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What is Parkinson’s Disease?

You may have come across the term but what exactly happens to the body of someone who develops Parkinson’s? Parkinson’s disease is a debilitating brain disorder that affects about 1 in every 500 people in Canada and is the second-most-common chronic and progressive neurodegenerative disease. There are currently over 100,000 Canadians who suffer from Parkinson’s. Parkinson’s disease is exemplified by stiffness, shaking, and difficulty with walking balance, and coordination. Despite the disease having largely physical symptoms initially, it is caused by a neurological deficit in a chemical within the brain, dopamine. While dopamine is typically known as the “happy” chemical within the brain, it also plays a vital role in the initiation and control of motor skills. While these symptoms can be managed through traditional pharmacological means, there is evidence that shows that acupuncture has been found to be able to improve neuronal functioning within the affected areas of the brain. When both treatments are used, they provide better results than engaging in either treatments individually.

How does Parkinson’s affect mental health and cognition? 

Unfortunately, Parkinson’s disease is a degenerative disease with a debilitating outcome if left untreated so the initial diagnosis commonly causes emotional distress. On top of that, while initially manifesting largely through physical symptoms, over time, other neurological symptoms begin to appear such as cognitive and behavioural changes, changes in sleeping patterns, and memory issues. As time passes, it can continue to lead to a growing sense of hopelessness as both the physical and non-physical symptoms worsen. It is not surprising, that almost half of Parkinson’s disease patients experience depression. It is important to address these symptoms as soon as they develop, or even pre-emptively.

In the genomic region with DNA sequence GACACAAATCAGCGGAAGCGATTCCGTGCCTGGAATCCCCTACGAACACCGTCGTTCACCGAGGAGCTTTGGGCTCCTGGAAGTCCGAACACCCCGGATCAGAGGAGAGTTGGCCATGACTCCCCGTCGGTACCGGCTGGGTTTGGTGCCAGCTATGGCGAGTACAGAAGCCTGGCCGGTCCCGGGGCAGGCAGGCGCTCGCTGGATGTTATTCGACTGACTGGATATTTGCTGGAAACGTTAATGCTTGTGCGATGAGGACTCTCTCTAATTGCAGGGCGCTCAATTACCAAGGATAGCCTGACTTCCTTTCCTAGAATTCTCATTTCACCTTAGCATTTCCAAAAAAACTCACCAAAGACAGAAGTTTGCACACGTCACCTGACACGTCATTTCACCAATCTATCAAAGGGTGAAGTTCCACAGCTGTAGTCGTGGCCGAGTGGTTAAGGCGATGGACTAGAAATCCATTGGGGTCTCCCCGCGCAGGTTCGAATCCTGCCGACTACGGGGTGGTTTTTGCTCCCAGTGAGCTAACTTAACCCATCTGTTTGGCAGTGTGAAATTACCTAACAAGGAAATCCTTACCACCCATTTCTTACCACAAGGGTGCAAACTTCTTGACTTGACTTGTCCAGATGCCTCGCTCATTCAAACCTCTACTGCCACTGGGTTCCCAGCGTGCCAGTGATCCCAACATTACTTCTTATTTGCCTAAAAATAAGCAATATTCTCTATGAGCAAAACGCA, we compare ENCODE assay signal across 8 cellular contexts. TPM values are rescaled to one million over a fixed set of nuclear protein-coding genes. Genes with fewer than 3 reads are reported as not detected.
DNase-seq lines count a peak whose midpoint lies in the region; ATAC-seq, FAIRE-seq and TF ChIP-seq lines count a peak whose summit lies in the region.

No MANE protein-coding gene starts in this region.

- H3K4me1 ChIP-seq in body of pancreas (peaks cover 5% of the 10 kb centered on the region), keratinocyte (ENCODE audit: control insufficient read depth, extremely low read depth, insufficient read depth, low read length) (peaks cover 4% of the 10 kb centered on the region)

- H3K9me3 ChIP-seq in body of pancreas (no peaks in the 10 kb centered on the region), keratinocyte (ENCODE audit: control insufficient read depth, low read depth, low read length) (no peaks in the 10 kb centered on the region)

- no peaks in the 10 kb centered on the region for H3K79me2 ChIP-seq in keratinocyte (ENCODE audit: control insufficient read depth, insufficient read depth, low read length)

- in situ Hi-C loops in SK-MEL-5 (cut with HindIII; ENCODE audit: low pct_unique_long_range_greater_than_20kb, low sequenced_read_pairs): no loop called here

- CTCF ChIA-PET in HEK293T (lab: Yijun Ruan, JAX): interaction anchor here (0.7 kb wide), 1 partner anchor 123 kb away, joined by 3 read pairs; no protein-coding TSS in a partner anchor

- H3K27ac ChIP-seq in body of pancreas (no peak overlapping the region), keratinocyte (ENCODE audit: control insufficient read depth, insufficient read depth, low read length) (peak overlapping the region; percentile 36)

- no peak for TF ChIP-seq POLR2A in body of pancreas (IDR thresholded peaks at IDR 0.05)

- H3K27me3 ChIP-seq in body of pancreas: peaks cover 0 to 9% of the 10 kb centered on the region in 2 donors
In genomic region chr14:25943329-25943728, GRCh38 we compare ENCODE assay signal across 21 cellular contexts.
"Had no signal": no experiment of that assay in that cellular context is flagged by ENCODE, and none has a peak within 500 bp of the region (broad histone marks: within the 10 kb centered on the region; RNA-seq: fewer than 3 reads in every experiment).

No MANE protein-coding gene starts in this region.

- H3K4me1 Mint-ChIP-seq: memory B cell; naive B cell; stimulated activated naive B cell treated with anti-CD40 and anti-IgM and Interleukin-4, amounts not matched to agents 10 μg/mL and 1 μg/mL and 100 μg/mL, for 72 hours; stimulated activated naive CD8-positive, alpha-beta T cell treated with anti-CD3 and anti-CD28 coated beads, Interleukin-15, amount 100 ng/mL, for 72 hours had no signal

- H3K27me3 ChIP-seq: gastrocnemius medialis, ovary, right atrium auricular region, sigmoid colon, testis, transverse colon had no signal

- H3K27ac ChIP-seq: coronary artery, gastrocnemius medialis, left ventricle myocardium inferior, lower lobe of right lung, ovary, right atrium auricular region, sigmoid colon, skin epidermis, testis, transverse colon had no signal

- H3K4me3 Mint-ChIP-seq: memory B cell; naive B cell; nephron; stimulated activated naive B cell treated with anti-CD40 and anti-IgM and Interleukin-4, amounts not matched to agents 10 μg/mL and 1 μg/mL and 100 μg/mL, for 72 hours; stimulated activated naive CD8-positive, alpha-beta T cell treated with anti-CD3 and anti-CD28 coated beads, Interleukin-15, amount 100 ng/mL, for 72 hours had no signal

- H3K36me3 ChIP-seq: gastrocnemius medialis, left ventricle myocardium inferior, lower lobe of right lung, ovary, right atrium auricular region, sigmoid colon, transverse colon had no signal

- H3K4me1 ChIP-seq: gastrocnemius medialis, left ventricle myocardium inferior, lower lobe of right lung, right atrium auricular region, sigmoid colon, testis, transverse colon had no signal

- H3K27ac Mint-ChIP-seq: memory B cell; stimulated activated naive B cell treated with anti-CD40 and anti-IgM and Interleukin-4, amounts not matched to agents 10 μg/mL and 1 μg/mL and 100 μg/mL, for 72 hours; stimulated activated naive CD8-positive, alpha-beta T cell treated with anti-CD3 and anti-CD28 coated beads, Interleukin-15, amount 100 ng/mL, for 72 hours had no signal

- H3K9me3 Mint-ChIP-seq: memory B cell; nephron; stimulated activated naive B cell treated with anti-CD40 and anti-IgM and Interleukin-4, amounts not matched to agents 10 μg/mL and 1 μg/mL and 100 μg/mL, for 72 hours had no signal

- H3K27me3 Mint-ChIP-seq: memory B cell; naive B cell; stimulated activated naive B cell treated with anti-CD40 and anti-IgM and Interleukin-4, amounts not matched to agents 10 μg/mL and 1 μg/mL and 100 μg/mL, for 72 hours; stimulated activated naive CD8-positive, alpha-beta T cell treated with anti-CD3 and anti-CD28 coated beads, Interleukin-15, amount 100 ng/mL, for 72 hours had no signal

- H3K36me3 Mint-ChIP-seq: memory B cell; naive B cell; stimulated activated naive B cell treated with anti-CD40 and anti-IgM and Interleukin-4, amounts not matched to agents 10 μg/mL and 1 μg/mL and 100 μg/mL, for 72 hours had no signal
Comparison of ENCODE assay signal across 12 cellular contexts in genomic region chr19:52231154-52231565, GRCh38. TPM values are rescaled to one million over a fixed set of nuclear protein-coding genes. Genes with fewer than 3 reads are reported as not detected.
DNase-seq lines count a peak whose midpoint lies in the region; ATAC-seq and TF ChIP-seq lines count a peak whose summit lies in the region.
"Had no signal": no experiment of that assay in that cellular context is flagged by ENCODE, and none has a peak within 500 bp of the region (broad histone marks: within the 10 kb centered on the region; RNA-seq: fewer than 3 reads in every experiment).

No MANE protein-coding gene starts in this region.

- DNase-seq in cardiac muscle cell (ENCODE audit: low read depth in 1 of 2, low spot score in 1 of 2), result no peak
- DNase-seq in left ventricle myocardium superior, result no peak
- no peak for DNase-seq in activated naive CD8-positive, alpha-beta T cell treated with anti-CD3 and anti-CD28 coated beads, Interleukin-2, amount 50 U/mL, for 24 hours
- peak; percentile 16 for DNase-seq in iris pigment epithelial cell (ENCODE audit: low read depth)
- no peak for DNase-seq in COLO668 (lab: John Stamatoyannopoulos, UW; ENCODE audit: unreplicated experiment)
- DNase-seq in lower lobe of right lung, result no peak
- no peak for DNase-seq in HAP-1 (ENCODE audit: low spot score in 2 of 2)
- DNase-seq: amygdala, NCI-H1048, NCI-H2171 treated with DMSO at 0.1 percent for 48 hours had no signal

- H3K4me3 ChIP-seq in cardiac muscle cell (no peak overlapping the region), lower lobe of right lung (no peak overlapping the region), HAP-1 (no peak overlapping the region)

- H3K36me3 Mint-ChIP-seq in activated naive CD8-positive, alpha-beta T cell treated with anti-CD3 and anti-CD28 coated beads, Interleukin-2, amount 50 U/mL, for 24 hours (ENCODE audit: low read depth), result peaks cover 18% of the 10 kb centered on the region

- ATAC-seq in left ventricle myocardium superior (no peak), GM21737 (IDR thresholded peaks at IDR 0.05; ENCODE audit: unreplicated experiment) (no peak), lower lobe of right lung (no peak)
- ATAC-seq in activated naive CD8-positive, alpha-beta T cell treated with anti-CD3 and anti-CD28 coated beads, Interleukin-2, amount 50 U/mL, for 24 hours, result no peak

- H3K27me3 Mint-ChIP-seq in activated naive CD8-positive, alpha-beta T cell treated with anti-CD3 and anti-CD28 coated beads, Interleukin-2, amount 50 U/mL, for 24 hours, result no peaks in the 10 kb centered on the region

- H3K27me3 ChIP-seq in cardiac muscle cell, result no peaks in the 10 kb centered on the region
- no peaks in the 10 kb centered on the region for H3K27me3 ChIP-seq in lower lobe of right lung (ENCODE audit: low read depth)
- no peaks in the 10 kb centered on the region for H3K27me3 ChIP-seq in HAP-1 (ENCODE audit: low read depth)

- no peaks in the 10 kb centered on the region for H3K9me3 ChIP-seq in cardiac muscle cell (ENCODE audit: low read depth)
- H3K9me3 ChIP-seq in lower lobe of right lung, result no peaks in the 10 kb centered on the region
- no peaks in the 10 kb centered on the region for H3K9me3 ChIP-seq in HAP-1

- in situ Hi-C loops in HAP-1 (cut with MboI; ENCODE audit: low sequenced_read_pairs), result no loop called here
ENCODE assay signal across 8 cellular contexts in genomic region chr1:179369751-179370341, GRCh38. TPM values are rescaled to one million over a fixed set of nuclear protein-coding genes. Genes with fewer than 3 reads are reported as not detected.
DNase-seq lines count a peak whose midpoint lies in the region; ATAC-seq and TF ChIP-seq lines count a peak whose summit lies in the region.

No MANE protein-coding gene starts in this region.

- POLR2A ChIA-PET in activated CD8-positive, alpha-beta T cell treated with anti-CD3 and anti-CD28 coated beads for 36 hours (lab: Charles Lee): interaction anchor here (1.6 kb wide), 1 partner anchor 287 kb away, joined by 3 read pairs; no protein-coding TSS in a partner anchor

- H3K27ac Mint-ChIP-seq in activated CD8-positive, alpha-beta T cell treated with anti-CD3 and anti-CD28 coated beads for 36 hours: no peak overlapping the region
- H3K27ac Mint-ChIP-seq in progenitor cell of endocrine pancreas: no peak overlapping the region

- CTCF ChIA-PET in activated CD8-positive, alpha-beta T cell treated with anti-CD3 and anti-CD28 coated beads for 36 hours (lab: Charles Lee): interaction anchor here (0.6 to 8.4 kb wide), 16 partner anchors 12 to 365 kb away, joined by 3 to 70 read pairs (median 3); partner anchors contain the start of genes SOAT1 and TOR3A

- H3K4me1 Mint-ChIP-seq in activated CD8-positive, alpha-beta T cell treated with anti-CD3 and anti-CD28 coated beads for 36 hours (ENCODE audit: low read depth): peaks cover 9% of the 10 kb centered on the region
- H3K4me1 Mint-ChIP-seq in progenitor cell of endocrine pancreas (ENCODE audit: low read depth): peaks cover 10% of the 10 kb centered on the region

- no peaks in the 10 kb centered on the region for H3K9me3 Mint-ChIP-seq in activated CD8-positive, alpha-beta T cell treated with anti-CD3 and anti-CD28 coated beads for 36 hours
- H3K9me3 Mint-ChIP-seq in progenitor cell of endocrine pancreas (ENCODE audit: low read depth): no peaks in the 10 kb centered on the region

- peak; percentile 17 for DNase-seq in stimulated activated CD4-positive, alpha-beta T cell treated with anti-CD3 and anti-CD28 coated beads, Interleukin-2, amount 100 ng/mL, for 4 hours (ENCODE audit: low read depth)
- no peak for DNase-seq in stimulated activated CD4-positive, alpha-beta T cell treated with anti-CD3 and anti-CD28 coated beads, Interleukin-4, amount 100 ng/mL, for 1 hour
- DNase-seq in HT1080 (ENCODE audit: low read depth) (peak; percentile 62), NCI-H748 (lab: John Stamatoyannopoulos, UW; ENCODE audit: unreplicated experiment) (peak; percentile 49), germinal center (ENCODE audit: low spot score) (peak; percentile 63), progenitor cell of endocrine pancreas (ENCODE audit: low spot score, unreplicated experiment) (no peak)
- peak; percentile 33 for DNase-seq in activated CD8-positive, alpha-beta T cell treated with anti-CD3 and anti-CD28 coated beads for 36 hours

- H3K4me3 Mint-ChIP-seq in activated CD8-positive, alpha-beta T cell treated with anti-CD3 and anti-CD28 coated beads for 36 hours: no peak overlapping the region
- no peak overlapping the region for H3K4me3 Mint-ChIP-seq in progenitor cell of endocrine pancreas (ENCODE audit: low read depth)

How can psychotherapy change brain networks to improve Parkinson’s disease symptoms?

There are many forms of psychotherapy that can be useful in managing these symptoms, with the most common being cognitive behavioural therapy (CBT). Psychotherapy is also a very effective way to manage some of the non-physical symptoms of Parkinson’s disease, through learning to manage the emotional changes as well as being able to improve cognitive functioning. A growing amount of research suggests that using mindfulness-based interventions has also been found to have a significant impact upon the brain itself.

Last month, one of our social media posts talked about the impact of experiences on the brain, focusing on the idea of neuroplasticity. Neuroplasticity states that the networks of neurons within our brain can constantly be shaped and reshaped, through our conscious experiences. For example, think about the last time you learned a skill. At first, it is overwhelming and there is a lot to attend to at once, but as you practice the skill, you begin to be able to execute the skill without much thought or focus. Mindfulness is one of those skills. In general, mindfulness help to focus our attention onto one experience and to learn to accept all others as is. This practice has been found to reduce stress, improve overall quality-of-life, and also to improve a person’s ability to focus and other cognitive abilities such as processing information.

What does this mean for people who are considering psychotherapy? Whether you are seeking therapy to manage non-physical symptoms of Parkinson’s or other factors that disrupt your mental health, it is possible for psychotherapy to literally reshape our brains into more healthy ways.

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